Cold wind of autumn, blowing loud
At dawn, a fortnight overdue,
Jostling the doors, and tearing through
My bedroom to rejoin the cloud,
I know--for I can hear the hiss
And scrape of leaves along the floor--
How may boughs, lashed bare by this,
Will rake the cluttered sky once more.
Tardy, and somewhat south of east,
The sun will rise at length, made known
More by the meagre light increased
Than by a disk in splendour shown;
When, having but to turn my head,
Through the stripped maple I shall see,
Bleak and remembered, patched with red,
The hill all summer hid from me.
-Edna St. Vincent Millay
The name of the author is the first to go
followed obediently by the title, the plot,
the heartbreaking conclusion, the entire novel
which suddenly becomes one you have never read,
never even heard of,
as if, one by one, the memories you used to harbor
decided to retire to the southern hemisphere of the brain,
to a little fishing village where there are no phones.
Long ago you kissed the names of the nine Muses goodbye
and watched the quadratic equation pack its bag,
and even now as you memorize the order of the planets,
something else is slipping away, a state flower perhaps,
the address of an uncle, the capital of Paraguay.
Whatever it is you are struggling to remember,
it is not poised on the tip of your tongue,
not even lurking in some obscure corner of your spleen.
It has floated away down a dark mythological river
whose name begins with an L as far as you can recall,
well on your own way to oblivion where you will join those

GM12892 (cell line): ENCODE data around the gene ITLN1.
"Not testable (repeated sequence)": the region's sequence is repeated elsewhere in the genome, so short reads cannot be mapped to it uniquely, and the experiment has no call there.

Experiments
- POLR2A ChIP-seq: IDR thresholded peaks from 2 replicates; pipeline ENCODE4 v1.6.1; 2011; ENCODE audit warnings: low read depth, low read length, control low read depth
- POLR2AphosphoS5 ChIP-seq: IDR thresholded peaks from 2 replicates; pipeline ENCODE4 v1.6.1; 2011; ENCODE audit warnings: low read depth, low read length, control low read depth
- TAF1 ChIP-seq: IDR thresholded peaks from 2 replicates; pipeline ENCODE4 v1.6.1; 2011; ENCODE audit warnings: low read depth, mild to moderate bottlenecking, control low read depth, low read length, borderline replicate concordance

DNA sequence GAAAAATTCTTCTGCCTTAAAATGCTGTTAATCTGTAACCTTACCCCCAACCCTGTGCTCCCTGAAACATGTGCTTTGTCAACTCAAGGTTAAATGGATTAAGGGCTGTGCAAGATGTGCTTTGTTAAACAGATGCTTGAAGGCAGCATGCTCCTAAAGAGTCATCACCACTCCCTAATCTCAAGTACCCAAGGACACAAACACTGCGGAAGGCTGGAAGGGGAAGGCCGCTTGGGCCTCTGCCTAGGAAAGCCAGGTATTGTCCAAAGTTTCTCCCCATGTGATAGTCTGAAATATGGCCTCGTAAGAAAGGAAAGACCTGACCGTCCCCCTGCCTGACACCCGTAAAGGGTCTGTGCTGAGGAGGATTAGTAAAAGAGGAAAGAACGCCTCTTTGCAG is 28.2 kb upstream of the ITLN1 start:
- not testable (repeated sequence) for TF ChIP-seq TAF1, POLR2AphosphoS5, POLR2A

who have even forgotten how to swim and how to ride a bicycle.
No wonder you rise in the middle of the night
to look up the date of a famous battle in a book on war.
No wonder the moon in the window seems to have drifted
out of a love poem that you used to know by heart.
Cecil P. Taylor's Author's Note for his play "Good":
Although Good is obviously based on facts of recent history, documentary material, and is peopled in some cases by real characters, this story of how a 'good' man gets caught up in the nightmare of the Third Reich is a work of the imagination. What the tragedy which I have written as a comedy, or musical-comedy is about, will hopefully emerge in the performance. If it proves the good play we hope it is, like all good plays, it will have a special meaning, or shade of meaning, for each person who experiences it.The writing of the play is my response to a deeply felt, and deeply experienced trauma in recent history, the Third Reich's war on the Jews, as well as an intellectual awareness, not at all deeply felt, of my role as a 'Peace Criminal' in the Peace 'Crimes' of the West against the Third World - my part in the Auschwitzes we are all perpetrating today. I put 'crimes' in inverted commas, because my concept of history - which will hopefully emerge from the play - is not quite simple enough to allow me to see either the anti-social activities of the Third Reich, or of the West today, as simply criminal. If the problem were so simple, the solution might then be equally so. I grew up during the war under a deeply felt anxiety that the Germans might win the war, overrun Britain and that I and my mother and father would end up, like my less fortunate co-religionists, in a Nazi Death Camp - perhaps specially built in Scotland or England. There seems to have been some pressure building up in me for a long time to write a play about the Final Solution, marking and responding to a great historical and personal trauma. Not as a Jew, wanting to add my wreath to those already piled high at the graves of the Six Million, but as my own little gesture to revive their memory in our consciousness. It still seems that there are lessons to be learned if we can examine the atrocities of the Third Reich as the result of the infinite complexity of contemporary human society, and not a simple conspiracy of criminals and psychopaths. The 'Inhumanities' seem to me only too human and leading to a final Final Solution to end all Final Solutions - the solution to the Human Problem, a nuclear holocaust.
© 1982 Cecil P. Taylor (C.P. Taylor. Good. Methuen Publishing Limited. London. 1982.)